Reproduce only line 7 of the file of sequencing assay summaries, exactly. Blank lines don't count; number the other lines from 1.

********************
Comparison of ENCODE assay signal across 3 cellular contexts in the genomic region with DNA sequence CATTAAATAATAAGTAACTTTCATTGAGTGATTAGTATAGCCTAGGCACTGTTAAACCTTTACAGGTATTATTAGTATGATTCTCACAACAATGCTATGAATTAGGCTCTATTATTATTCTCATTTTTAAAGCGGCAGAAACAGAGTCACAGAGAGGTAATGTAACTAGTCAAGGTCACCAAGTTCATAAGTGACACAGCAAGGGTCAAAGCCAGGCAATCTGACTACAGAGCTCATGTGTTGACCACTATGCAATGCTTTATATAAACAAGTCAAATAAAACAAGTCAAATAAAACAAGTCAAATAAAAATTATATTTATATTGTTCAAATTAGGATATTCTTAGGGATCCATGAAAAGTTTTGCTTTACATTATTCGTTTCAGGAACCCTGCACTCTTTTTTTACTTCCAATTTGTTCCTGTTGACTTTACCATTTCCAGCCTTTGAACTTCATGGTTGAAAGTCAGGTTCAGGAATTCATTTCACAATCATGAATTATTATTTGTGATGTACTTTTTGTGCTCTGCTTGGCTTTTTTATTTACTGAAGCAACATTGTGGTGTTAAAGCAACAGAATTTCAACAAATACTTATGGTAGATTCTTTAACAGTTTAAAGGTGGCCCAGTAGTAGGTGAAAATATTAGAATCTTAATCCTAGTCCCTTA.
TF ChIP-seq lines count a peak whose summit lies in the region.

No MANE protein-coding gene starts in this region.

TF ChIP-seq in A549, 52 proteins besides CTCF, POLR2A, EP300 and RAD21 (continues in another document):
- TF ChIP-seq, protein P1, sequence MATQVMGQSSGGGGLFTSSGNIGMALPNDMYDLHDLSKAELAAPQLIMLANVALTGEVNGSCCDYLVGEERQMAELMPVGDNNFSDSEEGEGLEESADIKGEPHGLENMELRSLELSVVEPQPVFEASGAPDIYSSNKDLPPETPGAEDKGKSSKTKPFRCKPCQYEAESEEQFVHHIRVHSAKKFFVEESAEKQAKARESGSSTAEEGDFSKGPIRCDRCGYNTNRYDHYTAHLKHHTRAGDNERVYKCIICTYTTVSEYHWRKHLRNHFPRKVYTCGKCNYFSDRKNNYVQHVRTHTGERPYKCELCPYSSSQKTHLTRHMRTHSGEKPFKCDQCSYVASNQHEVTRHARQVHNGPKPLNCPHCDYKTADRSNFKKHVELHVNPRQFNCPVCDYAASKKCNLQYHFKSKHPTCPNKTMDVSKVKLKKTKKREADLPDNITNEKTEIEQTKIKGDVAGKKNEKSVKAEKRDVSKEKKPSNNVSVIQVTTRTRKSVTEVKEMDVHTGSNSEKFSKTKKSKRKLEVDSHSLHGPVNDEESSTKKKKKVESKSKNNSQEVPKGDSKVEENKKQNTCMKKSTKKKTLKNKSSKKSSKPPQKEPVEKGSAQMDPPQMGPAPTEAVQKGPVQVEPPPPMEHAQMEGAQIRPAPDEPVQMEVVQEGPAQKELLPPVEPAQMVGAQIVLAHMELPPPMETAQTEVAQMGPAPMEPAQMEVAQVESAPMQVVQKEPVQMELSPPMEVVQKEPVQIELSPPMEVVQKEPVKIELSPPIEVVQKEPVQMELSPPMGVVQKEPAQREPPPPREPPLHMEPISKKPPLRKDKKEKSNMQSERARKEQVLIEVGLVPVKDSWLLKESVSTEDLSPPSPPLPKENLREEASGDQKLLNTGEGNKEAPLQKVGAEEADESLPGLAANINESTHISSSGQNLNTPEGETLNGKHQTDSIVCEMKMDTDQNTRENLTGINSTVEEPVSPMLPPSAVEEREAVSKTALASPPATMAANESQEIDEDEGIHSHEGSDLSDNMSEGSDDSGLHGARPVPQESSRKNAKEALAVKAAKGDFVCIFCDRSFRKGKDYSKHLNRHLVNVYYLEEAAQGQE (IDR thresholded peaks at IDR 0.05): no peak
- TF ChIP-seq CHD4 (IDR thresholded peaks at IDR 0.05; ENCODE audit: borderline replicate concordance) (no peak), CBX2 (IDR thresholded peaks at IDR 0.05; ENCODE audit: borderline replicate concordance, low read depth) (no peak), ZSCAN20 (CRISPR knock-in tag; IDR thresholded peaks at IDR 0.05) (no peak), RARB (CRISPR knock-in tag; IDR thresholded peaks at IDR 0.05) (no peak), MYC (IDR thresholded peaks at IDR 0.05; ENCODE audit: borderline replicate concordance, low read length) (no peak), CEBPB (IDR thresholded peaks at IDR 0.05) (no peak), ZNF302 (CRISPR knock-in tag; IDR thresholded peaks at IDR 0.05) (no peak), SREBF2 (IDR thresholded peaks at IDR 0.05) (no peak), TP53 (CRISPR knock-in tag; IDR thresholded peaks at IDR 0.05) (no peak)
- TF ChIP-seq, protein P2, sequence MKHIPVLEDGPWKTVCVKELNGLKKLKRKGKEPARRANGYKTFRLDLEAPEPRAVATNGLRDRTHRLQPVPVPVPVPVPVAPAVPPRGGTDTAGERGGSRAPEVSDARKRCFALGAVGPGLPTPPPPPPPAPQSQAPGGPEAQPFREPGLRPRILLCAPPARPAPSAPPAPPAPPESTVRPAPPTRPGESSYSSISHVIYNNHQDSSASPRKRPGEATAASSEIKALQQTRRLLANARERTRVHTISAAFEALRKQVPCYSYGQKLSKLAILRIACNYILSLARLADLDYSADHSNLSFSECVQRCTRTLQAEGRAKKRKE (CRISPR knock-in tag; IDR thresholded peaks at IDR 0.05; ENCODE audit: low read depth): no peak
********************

- TF ChIP-seq, protein P2, sequence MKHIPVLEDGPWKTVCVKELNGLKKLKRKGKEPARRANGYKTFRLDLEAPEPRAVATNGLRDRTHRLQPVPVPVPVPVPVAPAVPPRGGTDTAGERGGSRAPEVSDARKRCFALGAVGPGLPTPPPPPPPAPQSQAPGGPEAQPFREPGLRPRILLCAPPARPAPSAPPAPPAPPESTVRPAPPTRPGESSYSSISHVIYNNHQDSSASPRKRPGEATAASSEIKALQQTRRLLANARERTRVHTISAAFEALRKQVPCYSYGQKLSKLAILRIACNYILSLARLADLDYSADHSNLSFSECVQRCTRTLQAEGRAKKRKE (CRISPR knock-in tag; IDR thresholded peaks at IDR 0.05; ENCODE audit: low read depth): no peak